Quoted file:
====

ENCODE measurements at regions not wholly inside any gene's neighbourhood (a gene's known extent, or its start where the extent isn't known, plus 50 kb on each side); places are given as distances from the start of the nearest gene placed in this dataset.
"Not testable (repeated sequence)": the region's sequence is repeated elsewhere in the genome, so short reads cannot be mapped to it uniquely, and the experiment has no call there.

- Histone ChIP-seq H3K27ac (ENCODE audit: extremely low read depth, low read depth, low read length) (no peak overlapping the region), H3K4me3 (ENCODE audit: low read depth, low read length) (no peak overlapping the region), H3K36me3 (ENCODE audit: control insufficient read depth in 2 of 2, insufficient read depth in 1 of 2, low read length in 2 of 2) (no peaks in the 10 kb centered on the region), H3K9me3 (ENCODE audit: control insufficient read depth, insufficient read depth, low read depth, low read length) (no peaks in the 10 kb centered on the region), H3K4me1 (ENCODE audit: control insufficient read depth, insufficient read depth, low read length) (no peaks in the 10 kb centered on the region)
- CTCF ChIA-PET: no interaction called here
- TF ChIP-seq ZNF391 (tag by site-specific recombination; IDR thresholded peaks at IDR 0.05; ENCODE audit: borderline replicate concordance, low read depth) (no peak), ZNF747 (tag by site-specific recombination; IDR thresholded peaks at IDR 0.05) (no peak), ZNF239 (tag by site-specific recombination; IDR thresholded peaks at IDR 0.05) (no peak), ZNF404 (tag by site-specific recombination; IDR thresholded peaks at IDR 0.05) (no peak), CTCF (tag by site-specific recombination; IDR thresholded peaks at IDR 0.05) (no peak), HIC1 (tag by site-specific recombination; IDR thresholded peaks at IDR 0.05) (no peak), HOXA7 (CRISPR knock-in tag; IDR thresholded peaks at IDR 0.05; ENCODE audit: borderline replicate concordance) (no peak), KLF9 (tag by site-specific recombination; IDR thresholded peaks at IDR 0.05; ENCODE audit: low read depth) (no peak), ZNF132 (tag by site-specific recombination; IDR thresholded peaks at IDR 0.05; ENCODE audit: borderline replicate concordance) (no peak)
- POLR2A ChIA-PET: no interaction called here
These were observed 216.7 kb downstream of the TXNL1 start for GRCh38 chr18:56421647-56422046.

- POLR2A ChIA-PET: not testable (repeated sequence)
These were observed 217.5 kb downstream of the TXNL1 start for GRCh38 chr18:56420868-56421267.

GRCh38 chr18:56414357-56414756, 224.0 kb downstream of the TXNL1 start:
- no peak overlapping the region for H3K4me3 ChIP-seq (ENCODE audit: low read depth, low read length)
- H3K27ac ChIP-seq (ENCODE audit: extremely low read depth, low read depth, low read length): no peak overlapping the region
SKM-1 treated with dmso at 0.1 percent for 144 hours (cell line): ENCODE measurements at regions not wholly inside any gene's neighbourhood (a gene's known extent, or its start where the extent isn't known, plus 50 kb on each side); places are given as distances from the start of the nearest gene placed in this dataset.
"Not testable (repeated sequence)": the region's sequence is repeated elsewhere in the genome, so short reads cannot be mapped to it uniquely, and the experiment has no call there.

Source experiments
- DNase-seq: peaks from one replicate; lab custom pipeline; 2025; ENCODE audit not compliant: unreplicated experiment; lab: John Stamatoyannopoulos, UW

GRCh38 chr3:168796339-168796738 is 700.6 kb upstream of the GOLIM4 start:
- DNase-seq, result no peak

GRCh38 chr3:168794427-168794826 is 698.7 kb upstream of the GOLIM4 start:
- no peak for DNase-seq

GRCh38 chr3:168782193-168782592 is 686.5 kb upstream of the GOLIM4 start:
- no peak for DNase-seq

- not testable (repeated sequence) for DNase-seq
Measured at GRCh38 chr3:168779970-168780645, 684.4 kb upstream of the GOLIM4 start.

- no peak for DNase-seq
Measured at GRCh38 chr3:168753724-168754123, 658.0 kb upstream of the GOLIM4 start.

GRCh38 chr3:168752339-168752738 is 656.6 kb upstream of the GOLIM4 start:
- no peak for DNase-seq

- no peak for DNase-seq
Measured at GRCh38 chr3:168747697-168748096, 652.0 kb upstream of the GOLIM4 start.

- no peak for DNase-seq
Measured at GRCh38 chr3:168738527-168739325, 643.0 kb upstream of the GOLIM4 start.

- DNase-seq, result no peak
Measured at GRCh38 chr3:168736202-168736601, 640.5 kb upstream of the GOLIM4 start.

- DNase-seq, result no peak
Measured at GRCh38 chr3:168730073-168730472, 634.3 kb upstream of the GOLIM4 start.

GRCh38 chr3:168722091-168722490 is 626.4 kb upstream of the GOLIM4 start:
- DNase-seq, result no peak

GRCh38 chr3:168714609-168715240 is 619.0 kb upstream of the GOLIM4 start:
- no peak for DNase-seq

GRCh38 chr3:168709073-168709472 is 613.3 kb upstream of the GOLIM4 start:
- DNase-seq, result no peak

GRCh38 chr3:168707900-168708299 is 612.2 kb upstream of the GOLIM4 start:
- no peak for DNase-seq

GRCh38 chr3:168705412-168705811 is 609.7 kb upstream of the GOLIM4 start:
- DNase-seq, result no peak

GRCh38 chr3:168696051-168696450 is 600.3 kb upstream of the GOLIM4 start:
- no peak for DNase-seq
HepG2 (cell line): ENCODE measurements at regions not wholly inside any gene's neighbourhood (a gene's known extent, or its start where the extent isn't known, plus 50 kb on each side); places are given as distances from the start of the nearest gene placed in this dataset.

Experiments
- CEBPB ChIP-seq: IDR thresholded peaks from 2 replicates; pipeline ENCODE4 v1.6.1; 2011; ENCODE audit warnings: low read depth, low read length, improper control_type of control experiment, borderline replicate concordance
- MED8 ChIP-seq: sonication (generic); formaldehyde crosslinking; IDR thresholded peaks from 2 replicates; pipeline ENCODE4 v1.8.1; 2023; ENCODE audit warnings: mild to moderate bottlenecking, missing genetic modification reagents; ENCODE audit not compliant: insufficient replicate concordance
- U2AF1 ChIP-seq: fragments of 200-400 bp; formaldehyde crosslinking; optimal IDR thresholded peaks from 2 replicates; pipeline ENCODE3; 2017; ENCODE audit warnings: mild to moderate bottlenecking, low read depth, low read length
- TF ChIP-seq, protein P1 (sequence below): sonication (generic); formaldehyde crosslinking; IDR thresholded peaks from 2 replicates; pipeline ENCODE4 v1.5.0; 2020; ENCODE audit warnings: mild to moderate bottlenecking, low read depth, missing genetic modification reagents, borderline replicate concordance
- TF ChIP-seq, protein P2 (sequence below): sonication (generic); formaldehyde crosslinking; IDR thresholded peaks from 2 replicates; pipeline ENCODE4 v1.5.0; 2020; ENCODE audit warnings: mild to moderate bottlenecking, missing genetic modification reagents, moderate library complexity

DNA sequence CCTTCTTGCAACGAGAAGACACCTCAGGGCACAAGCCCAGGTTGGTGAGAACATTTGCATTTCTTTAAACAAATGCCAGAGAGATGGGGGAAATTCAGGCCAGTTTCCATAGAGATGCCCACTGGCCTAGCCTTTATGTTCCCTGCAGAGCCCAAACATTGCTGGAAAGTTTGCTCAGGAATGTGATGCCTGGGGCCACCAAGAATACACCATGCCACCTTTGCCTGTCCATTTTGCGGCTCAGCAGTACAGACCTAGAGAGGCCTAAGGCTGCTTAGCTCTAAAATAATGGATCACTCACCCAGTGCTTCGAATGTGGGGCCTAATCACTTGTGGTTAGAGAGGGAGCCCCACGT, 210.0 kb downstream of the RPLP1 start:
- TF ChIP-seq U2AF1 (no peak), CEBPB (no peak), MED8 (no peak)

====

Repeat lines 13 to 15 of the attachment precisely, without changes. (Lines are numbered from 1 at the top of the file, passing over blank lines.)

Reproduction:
SKM-1 treated with dmso at 0.1 percent for 144 hours (cell line): ENCODE measurements at regions not wholly inside any gene's neighbourhood (a gene's known extent, or its start where the extent isn't known, plus 50 kb on each side); places are given as distances from the start of the nearest gene placed in this dataset.
"Not testable (repeated sequence)": the region's sequence is repeated elsewhere in the genome, so short reads cannot be mapped to it uniquely, and the experiment has no call there.

Source experiments